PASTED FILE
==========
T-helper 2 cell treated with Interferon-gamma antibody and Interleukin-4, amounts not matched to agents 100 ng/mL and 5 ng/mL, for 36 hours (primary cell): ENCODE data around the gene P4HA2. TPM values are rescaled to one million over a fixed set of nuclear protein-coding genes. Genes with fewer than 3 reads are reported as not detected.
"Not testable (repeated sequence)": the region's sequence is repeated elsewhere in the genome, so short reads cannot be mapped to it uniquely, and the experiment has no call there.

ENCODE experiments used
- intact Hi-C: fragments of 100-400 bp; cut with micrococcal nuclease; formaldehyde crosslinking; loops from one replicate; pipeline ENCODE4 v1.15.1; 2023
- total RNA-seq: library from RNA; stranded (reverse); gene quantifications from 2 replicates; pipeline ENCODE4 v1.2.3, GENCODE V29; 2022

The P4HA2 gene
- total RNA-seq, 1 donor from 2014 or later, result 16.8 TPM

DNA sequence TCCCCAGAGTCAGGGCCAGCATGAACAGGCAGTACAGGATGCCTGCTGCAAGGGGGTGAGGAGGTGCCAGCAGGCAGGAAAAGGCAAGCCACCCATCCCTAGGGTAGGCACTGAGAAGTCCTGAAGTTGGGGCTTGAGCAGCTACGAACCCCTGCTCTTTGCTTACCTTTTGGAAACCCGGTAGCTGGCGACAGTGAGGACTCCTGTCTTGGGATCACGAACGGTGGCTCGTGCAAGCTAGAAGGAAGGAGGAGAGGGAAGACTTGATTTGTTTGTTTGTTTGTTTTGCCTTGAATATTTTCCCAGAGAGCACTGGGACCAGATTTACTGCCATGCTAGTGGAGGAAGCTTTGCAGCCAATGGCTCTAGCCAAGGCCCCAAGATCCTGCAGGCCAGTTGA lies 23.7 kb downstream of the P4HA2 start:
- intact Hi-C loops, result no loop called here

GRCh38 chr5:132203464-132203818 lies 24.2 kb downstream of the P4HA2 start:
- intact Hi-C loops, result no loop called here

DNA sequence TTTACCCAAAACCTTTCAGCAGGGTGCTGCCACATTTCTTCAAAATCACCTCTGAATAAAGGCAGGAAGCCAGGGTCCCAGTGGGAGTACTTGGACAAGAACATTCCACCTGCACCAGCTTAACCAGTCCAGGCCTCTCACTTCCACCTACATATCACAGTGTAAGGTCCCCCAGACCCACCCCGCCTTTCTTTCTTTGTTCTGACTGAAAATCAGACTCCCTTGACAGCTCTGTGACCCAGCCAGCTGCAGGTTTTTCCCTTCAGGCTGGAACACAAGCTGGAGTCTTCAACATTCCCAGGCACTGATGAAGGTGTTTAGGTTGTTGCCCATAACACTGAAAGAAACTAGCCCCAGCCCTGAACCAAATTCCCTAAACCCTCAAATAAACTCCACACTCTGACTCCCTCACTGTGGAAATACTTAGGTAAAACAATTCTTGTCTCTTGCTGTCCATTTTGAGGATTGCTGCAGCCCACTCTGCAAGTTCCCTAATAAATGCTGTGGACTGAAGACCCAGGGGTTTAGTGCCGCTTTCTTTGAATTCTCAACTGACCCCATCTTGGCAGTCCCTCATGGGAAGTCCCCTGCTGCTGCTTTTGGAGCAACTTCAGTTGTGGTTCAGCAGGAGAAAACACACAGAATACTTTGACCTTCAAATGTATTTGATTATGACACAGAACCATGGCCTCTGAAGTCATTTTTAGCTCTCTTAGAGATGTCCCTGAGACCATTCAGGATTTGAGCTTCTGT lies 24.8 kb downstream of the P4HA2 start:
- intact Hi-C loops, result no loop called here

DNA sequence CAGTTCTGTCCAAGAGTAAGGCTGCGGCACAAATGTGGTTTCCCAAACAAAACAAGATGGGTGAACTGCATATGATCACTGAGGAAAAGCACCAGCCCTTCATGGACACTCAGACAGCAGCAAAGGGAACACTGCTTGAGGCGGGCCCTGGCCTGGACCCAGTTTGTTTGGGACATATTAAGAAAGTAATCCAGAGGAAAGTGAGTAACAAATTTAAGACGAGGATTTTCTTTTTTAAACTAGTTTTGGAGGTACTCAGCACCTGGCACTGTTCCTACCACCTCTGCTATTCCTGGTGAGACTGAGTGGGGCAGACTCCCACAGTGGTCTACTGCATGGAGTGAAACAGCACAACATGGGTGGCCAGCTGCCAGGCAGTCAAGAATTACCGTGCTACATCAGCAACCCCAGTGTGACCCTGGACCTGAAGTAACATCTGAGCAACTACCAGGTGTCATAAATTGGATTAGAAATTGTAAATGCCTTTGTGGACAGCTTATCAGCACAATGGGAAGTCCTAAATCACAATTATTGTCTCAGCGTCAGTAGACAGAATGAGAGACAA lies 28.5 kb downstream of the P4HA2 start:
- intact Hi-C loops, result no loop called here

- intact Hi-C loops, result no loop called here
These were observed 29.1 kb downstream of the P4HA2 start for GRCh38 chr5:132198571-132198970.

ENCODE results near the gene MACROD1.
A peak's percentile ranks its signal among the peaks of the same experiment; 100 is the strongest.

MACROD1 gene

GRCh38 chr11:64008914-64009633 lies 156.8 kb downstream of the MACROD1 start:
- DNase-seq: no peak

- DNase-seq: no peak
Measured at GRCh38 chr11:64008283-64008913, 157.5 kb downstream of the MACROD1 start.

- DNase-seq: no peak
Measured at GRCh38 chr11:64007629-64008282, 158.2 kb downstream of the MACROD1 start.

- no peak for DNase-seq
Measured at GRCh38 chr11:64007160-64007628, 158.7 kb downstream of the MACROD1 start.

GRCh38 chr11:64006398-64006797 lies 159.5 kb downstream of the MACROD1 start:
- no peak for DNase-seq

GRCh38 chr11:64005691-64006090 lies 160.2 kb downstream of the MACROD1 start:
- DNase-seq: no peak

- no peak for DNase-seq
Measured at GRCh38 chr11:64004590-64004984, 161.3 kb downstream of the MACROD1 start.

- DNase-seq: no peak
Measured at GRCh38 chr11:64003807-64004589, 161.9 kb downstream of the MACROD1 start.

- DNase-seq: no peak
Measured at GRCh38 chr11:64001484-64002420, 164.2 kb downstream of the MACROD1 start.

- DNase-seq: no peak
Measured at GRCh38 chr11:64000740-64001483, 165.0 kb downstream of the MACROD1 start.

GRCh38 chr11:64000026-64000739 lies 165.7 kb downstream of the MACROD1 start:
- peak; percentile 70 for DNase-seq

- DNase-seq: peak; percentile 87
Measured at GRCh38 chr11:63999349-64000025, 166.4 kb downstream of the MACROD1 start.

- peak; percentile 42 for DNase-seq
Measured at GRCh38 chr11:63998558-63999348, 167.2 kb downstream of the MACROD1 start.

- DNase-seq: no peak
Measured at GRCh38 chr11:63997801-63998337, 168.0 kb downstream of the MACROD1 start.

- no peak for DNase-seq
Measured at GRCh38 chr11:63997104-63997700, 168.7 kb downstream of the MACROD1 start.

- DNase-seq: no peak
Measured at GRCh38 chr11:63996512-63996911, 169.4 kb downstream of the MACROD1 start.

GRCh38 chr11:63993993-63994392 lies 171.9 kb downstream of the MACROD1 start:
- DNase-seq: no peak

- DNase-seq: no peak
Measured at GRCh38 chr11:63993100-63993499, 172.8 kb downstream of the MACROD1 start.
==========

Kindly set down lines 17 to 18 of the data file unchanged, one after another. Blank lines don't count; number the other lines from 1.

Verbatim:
These were observed 29.1 kb downstream of the P4HA2 start for GRCh38 chr5:132198571-132198970.

ENCODE results near the gene MACROD1.